Below is my summary of Rav Moshe Weinberger's drasha this past Shabbos morning on Parshas Noach. You can get any of thousands of shiurim by Rav Weinberger online HERE. Let me know what you think!
Rav Moshe Weinberger
Fur Coats and Fires
The first pasuk in this week's parsha says "אֵלֶּה תּוֹלְדֹת נֹחַ נֹחַ אִישׁ צַדִּיק תָּמִים הָיָה בְּדֹרֹתָיו." "These are the generations of Noach, Noach was a pure Tzadik in his generations." Rashi brings two explanations of why the word "בְּדֹרֹתָיו" is inserted, seemingly unnecessarily, into the pasuk. The second and most difficult explanation is that "לפי דורו היה צדיק, ואלו היה בדורו של אברהם לא היה נחשב לכלום." "In his own generation, he was a Tzadik. But had he lived in the generation of Avraham Avinu, he would have been considered nothing." Generally speaking, it is not a good idea to compare people, especially Tzadikim. Considering the fact that the Torah itself testifies that Noach was an "אִישׁ צַדִּיק," a Tzadik, why do Chazal go out of their way to say something negative about him?!
Returning to last weeks' parsha for a moment, Rav Moshe Teitelbaum, the Yismach Moshe, offers an explanation of the pasuk in parshas Bereishis (1:24), "נַעֲשֶׂה אָדָם בְּצַלְמֵנוּ כִּדְמוּתֵנוּ," "let us make man in Our image and in Our likeness." Chazal would have been saved from much agravation throughout history if Hashem had simply said "אעשה אָדָם," "I shall make man" instead of "let us make man."
Nothwithstanding the explanation Rashi gives for a moment, the Yismach Moshe gives an amazing answer by first asking why Hashem says "וַיַּרְא אֱלֹהִים כִּי-טוֹב," "and Hashem saw that it was good" with regard to everything that He created except for man. He asks why man, the pinacle of creation, is not called "good," while everything else He made is called "good." He answers that everything else was created in a state of שלימות, perfection. The Maharal explains that the word for animal in Hebrew, בהמה, means "בה מה," "it is what it is." Man, however, was not created to be static. He was not created in a state of שלימות like the rest of creation. Instead, he was created להשתלם, to perfect himself and make himself good. Man's creation, in and of itself, does not constitute his perfection.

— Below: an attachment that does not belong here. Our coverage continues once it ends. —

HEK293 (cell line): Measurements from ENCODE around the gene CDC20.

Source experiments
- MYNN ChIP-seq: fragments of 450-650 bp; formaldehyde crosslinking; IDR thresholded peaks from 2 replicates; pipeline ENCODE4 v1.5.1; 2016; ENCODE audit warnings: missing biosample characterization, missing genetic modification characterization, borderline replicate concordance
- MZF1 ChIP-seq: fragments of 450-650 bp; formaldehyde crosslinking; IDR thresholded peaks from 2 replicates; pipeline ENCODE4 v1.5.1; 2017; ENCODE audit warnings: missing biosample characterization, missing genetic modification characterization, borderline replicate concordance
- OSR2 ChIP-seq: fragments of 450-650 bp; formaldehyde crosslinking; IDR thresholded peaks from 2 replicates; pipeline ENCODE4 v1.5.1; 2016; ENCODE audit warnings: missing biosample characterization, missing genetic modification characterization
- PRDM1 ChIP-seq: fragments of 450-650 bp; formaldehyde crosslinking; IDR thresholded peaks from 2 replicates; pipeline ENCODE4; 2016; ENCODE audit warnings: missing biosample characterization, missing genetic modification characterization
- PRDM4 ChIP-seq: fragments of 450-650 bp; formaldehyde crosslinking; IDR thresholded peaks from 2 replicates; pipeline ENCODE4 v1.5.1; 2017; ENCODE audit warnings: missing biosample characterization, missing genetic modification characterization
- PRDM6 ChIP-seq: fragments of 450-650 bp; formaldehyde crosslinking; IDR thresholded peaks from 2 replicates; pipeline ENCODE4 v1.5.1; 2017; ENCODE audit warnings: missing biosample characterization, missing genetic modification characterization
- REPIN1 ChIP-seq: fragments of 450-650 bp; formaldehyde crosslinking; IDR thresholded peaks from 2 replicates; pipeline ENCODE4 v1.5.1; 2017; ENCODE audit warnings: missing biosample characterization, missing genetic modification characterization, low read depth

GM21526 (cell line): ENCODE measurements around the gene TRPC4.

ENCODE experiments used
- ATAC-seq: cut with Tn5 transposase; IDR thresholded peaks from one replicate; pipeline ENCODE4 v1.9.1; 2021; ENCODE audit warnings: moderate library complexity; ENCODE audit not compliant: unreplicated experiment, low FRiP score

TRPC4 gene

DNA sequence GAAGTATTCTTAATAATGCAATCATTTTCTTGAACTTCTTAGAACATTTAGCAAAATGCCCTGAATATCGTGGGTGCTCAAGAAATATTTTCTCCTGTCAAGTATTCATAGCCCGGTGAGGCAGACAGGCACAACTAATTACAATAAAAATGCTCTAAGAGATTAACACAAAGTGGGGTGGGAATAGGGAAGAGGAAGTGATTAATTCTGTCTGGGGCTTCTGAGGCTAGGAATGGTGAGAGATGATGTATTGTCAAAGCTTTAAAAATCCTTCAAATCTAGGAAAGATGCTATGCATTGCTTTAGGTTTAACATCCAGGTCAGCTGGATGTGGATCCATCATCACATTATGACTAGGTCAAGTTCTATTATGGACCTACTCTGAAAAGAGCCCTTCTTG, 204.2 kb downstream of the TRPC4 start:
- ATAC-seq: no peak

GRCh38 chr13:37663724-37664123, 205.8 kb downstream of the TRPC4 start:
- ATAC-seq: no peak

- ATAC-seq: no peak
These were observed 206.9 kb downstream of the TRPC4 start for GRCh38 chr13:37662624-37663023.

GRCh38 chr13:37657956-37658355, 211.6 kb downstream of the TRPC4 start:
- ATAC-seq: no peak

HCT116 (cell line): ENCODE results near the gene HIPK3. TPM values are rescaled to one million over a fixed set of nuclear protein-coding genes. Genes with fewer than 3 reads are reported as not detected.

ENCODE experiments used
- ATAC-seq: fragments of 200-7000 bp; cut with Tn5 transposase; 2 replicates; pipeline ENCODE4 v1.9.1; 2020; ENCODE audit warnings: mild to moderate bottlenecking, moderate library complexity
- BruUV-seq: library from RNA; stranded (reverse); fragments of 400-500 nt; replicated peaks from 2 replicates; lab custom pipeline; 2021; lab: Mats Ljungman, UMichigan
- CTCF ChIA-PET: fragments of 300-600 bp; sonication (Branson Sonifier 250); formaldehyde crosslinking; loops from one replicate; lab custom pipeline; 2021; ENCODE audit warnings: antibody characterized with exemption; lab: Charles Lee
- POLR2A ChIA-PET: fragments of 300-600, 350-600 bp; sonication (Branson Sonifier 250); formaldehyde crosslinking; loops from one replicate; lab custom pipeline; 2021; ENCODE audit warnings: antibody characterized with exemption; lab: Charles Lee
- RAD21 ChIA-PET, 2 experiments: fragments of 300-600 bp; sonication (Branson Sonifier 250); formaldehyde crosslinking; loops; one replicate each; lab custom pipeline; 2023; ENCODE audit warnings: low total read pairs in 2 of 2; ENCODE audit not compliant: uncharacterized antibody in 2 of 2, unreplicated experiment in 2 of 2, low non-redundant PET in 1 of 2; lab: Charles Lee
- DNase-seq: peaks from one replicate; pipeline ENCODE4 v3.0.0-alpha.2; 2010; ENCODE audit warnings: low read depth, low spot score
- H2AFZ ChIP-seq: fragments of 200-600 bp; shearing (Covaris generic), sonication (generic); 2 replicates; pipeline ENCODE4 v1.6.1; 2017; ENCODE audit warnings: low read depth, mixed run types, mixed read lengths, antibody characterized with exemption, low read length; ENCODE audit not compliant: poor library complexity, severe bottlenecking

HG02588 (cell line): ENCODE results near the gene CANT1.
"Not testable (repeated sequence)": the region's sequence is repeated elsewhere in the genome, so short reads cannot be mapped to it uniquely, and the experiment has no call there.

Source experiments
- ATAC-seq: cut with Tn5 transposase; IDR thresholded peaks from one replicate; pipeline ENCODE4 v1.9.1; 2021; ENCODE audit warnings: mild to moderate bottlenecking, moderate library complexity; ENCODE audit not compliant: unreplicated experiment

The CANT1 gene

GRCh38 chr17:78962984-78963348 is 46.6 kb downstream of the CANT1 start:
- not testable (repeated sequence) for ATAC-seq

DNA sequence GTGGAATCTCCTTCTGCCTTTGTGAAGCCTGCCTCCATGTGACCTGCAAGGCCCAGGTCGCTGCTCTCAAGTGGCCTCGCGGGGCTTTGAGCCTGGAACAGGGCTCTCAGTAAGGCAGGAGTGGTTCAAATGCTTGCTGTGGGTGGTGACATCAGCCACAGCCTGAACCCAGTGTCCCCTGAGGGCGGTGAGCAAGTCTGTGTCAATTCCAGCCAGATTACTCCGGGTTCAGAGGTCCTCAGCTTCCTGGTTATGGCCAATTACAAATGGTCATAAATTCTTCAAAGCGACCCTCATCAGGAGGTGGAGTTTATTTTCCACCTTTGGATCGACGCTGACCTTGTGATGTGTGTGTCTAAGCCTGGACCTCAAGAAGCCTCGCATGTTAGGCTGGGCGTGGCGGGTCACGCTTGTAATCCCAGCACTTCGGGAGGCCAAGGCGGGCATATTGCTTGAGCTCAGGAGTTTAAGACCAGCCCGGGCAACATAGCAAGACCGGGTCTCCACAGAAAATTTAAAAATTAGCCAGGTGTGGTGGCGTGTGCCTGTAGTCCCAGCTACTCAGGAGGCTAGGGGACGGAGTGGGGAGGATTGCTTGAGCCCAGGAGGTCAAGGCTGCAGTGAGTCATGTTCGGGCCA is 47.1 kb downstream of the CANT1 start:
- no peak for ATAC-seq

The Yismach Moshe uses this idea to explain the meaning of the pasuk "נַעֲשֶׂה אָדָם בְּצַלְמֵנוּ כִּדְמוּתֵנוּ." Hashem says to each and every one of us: "Let us, you and Me, make man. We will be partners in your creation. I will give you the things you need and you will make your own "כִּי-טוֹב," you will make yourself good."
We can also expand on the Yismach Moshe's explanation in the following way: Just as Hashem created mankind generally, He tells man: "Let us be partners in the creation of mankind. You must not only perfect yourself, but also create mankind." But how can man be a partner in the creation of mankind?
The Gemara in Sanhedrin 99b says "אמר ריש לקיש כל המלמד את בן חבירו תורה מעלה עליו הכתוב כאילו עשאו." "Reish Lakish says: When someone teaches another man's child Torah, the Torah considers it as if he created him." When one helps another person attain שלימות, he is actually a partner with Hashem in the creation of that person. The Tosefta in Horios (2:7) teaches us the same thing in such a beautiful way: "כל המכניס בריה אחת תחת כנפי השכינה מעלין עליו כאילו יצרו ורקמו והביאו לעולם," When anyone brings one creature under the wings of the Divine Presence, it is considered as if he created him, formed him, and brought him into the world."
Similarly, the Koznitzer Magid, Rav Yisroel Haupstein, explains the pasuk in Iyov 5:7 "כי אדם לעמל יולד," "man was created to work hard," in a novel way. He says that the word "לעמל" stands for the words "ללמוד על מנת ללמד," "to learn in order to teach." In other words, on the level of drush, the pasuk means man was created in order to teach others Torah, and thereby to create them as well.